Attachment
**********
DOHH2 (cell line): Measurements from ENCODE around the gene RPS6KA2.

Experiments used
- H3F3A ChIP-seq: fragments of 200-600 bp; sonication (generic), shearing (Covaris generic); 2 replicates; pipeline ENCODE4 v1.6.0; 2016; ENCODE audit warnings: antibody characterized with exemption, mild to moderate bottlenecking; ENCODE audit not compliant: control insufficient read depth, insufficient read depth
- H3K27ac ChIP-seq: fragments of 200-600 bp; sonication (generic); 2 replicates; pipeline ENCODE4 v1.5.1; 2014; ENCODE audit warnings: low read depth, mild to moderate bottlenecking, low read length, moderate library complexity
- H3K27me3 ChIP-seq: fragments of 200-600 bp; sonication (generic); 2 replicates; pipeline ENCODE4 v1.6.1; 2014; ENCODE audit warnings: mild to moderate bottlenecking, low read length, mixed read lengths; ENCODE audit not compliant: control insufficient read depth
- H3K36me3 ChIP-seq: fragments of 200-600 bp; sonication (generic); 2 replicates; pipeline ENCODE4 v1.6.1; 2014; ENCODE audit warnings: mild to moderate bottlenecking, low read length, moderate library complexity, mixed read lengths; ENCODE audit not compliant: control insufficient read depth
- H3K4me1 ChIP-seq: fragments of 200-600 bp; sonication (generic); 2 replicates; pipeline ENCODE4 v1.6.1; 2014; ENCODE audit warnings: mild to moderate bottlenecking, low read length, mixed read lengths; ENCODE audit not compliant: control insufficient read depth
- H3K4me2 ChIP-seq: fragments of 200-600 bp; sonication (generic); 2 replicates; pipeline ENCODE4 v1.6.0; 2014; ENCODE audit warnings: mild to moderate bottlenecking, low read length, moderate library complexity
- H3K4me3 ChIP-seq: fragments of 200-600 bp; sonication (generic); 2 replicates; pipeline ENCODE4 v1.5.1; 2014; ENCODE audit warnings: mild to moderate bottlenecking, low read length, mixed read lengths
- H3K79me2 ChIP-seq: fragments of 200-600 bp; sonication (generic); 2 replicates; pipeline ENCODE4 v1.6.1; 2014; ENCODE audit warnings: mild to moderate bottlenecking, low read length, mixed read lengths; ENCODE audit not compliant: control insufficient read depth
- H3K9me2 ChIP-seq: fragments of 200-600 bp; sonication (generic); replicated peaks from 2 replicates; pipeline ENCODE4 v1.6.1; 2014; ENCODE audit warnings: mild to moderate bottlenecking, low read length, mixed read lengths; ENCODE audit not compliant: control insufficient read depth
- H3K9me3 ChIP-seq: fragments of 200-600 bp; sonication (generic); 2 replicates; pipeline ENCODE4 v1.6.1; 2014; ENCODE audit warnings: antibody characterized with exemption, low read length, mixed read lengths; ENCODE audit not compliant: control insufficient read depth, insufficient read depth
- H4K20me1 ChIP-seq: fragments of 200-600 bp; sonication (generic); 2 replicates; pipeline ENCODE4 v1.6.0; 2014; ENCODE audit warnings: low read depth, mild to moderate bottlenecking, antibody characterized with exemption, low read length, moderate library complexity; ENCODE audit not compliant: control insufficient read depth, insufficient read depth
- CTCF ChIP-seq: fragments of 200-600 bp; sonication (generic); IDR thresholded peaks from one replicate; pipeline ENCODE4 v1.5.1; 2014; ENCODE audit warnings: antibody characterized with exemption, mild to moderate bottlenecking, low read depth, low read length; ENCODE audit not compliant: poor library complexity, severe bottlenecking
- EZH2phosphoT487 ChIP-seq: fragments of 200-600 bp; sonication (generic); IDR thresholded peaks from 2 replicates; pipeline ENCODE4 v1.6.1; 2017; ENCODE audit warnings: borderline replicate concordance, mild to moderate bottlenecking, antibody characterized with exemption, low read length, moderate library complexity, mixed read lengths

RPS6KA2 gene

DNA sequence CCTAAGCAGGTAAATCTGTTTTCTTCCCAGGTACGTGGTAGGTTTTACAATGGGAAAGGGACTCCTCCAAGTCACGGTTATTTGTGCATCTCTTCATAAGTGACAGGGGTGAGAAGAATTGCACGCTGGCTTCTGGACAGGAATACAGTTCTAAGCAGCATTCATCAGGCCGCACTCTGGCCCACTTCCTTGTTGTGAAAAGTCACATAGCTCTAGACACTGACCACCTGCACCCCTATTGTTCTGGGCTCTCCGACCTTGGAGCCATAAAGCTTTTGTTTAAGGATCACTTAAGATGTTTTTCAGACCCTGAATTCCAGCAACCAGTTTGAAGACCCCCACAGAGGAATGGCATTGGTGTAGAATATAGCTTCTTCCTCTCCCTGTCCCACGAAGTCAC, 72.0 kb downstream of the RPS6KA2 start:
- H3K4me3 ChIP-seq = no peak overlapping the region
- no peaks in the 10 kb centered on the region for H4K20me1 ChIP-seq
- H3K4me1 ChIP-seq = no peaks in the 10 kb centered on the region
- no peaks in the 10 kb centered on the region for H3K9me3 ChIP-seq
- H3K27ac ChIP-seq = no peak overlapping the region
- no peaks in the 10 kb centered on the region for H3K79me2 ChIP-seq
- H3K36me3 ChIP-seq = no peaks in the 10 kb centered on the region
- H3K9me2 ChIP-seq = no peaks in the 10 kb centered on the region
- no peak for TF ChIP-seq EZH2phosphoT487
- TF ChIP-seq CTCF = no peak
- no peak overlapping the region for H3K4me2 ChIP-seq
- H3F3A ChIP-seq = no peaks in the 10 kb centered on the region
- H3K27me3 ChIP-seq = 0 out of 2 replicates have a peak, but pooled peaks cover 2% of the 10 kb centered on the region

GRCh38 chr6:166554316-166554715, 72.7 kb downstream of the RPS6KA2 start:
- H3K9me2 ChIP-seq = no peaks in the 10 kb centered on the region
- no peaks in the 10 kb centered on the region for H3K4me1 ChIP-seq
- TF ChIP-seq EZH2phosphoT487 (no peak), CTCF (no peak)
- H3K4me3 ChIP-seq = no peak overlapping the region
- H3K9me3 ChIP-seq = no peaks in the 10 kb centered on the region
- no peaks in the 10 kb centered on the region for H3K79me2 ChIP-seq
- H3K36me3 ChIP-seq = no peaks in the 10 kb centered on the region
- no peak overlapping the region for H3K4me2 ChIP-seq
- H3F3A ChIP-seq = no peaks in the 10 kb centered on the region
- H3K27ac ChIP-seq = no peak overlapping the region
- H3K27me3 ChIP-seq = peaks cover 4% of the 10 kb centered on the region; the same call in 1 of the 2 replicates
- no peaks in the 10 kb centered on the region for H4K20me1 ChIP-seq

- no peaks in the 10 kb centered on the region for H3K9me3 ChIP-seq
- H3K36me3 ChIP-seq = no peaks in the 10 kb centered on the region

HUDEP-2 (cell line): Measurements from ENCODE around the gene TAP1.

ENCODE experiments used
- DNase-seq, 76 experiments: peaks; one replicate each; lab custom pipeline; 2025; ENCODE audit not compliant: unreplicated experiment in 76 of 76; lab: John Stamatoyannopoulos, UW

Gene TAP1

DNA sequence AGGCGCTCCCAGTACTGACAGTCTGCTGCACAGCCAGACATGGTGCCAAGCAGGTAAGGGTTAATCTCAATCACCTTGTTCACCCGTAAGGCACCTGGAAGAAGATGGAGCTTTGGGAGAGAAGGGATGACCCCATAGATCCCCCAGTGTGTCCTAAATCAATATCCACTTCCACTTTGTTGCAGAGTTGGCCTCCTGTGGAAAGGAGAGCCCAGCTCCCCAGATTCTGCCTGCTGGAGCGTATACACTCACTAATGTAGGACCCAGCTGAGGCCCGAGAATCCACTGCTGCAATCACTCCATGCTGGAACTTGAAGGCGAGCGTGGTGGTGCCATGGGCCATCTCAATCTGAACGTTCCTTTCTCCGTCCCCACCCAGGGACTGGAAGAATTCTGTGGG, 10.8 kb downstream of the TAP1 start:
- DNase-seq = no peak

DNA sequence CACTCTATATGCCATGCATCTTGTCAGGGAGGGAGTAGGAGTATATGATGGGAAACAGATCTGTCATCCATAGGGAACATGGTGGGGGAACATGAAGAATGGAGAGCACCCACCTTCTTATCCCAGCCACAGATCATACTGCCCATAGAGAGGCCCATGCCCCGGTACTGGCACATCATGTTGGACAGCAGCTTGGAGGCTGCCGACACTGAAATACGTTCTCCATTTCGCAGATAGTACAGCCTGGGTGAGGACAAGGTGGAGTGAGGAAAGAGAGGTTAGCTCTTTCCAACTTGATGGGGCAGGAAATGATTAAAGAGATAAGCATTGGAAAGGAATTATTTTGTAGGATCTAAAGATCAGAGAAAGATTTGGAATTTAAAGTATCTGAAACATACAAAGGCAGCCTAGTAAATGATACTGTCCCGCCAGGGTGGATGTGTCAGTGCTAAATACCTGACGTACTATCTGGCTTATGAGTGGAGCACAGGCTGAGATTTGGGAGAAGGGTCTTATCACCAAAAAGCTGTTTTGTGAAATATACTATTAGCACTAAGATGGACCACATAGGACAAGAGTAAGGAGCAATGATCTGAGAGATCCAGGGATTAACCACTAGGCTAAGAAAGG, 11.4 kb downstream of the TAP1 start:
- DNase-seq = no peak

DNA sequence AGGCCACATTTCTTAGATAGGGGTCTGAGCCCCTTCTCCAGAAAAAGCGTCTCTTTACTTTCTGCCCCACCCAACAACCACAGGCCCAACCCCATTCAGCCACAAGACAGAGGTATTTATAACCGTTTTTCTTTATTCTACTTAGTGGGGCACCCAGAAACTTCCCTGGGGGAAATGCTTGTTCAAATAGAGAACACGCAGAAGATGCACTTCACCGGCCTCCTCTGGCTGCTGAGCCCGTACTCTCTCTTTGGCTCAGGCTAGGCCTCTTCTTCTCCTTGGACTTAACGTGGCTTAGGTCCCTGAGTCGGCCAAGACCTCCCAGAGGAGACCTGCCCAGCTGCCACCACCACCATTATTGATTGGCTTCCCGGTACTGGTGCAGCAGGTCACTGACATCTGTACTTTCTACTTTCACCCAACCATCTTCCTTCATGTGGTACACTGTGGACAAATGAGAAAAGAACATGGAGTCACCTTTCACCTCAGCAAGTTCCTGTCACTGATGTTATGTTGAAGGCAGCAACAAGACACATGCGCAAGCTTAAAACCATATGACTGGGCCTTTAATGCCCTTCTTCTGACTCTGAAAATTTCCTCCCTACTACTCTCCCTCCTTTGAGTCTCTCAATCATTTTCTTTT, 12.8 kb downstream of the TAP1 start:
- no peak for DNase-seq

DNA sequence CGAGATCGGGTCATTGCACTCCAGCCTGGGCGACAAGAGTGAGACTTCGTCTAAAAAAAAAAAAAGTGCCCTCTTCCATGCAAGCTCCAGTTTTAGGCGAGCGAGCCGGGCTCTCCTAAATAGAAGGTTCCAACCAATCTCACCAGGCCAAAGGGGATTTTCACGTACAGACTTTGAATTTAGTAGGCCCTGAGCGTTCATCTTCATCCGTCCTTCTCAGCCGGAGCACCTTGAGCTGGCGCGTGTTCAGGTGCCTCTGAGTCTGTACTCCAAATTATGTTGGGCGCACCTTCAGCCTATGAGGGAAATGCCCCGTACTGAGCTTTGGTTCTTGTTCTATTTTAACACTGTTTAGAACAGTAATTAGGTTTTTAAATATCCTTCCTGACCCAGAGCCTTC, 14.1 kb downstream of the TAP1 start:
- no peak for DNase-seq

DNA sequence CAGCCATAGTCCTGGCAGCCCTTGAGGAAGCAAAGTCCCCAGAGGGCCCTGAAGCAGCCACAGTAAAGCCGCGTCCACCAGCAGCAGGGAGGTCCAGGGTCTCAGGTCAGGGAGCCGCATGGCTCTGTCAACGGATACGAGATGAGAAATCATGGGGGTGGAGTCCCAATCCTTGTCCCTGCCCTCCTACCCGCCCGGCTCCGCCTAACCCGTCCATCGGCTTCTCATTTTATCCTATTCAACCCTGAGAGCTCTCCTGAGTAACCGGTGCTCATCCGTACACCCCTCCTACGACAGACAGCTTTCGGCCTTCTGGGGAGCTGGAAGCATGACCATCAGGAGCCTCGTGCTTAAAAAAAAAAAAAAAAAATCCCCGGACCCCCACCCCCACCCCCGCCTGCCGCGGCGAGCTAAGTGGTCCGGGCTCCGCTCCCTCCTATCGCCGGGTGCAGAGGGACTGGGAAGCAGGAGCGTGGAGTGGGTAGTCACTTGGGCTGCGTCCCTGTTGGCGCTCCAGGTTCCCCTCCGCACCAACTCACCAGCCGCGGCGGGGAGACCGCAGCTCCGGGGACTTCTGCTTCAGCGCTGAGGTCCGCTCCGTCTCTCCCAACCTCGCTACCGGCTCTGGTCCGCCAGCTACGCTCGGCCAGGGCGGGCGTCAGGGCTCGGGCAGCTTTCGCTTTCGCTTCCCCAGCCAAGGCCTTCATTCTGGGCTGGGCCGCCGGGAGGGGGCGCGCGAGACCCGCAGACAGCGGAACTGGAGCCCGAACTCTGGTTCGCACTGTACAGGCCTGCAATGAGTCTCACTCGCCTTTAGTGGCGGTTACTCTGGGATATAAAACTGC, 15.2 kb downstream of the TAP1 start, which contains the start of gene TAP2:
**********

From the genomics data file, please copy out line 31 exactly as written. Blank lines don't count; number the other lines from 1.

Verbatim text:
GRCh38 chr6:166554316-166554715, 72.7 kb downstream of the RPS6KA2 start: